WASHINGTON, April 11, 2014—The extraordinary pace of change across Africa has accelerated not only the transformation of the continent, improving the lives and livelihoods of Africans, but it has highlighted the fact that all countries are vulnerable to fragility.
“Fragile states are not a ghetto group of countries or just a certain category or island of countries. Fragility is a risk inherent in the development process itself,” President of the African Development Bank (AfDB), Donald Kaberuka, told a packed-to-capacity auditorium on April 10th at World Bank Group headquarters in Washington, DC.
Mr. Kaberuka was speaking at an event on the sidelines of the ongoing World Bank-IMF Spring Meetings convened to discuss the findings of “Ending Conflict and Building Peace in Africa: A Call to Action”; an AfDB-sponsored report authored by a high level panel of experts led by Liberian President Ellen Johnson Sirleaf. The report was first launched at the African Union summit in January 2014.
“Money alone is not a solution to this problem,” Mr. Kaberuka added, pointing out that development agencies like the AfDB are “navigating without radar” or compass unless they develop a deeper understanding of the political economy of their member countries.
“How come we did not see these things coming?” he asked, citing the breakdown into armed conflict in South Sudan on the same day the AfDB approved a $25 million loan for a power project in that country and his Bank’s failure to accurately predict the descent into hell of the Central African Republic.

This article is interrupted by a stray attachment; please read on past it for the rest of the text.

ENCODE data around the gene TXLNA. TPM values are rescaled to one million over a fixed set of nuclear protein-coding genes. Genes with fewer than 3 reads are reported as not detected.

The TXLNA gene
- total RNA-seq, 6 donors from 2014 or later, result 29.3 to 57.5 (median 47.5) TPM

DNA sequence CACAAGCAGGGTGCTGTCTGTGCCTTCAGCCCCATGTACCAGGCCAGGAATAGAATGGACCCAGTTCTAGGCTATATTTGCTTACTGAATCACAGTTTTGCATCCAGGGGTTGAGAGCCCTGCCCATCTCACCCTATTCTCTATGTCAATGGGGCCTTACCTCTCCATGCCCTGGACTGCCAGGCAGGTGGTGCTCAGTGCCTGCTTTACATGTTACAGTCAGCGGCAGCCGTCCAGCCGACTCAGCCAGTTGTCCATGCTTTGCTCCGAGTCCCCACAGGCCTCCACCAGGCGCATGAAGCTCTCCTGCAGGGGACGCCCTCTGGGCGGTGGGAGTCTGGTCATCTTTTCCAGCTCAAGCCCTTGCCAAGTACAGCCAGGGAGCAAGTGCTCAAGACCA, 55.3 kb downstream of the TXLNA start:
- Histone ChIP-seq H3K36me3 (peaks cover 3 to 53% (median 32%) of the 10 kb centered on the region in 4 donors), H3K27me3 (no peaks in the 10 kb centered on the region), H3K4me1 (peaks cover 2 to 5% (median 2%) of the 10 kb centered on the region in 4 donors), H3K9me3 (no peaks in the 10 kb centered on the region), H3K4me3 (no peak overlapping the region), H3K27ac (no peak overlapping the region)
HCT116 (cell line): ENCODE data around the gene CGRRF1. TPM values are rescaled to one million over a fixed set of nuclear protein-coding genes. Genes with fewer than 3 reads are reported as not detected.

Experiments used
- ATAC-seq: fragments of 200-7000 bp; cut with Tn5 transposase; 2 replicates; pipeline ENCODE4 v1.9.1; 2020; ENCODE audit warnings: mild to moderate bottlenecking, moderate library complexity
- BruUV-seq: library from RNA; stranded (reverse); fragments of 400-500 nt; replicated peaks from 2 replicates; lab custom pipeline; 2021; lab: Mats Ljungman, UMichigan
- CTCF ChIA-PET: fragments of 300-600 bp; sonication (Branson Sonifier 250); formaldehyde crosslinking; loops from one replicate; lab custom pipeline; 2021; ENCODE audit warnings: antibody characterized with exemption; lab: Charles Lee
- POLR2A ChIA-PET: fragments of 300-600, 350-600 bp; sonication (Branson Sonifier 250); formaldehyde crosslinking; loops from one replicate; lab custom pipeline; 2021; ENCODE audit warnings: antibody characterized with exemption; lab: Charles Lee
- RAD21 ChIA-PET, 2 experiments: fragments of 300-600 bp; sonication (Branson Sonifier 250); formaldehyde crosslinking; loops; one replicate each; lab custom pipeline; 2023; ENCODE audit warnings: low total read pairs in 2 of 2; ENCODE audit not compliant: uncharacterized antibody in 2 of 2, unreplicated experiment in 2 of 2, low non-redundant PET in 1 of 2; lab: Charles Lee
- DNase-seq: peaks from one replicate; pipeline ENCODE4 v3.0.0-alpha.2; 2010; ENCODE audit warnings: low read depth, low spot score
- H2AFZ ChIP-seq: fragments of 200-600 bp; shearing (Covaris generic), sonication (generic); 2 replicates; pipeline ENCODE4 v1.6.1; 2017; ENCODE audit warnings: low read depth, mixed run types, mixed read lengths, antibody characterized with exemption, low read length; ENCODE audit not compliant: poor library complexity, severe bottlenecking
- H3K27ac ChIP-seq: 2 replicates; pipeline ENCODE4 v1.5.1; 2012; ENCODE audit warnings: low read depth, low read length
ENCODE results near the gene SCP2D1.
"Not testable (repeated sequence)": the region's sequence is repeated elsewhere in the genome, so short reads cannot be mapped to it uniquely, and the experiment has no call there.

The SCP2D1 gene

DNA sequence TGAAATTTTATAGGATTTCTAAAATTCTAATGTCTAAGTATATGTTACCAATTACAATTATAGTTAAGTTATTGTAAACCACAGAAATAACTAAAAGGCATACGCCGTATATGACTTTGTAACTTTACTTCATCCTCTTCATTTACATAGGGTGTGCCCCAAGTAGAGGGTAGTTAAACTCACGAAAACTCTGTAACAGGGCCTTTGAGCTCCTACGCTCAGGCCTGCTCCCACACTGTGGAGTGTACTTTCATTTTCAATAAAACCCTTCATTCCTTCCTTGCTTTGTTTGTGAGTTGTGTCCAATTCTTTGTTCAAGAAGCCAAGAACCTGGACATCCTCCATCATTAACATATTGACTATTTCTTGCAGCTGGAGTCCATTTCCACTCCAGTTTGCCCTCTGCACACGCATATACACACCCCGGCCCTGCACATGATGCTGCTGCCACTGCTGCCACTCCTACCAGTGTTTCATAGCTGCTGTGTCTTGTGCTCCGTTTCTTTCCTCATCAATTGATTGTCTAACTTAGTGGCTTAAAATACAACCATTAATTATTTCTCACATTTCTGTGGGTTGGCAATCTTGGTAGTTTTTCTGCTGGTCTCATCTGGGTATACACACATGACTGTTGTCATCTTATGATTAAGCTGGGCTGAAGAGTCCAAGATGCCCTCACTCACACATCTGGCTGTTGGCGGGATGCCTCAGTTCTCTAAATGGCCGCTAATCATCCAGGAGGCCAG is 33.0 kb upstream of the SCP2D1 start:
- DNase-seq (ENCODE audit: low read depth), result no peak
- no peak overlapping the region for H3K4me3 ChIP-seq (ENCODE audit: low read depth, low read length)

“Countries have shown that it is possible to move from fragility to high growth and high performance. This has been demonstrated in Africa,” said World Bank Vice President for the Africa Region, Makhtar Diop, who also spoke at the April 10th event.
Diop pointed to Rwanda as proof that resolving fragility “works best where you have great leaders” and where the climate change aspects, gender and regional dimensions of fragility and conflict are not overlooked.
“Purely technocratic approaches” to resolving fragility have failed, Mr. Diop said, emphasizing that solutions have tended to be found where there is “an alignment of the political process and the economic process” and where resolving conflicts and fostering peace is understood as being “an art, not a science”.
“We have to be better at prevention”, said Jan Eliasson, a Deputy Secretary General of the United Nations, whose presentation challenged development partners to “work and think horizontally” by fostering “peace, security, development, justice and human rights” at the same time under a formula which he described as “Rights Upfront”.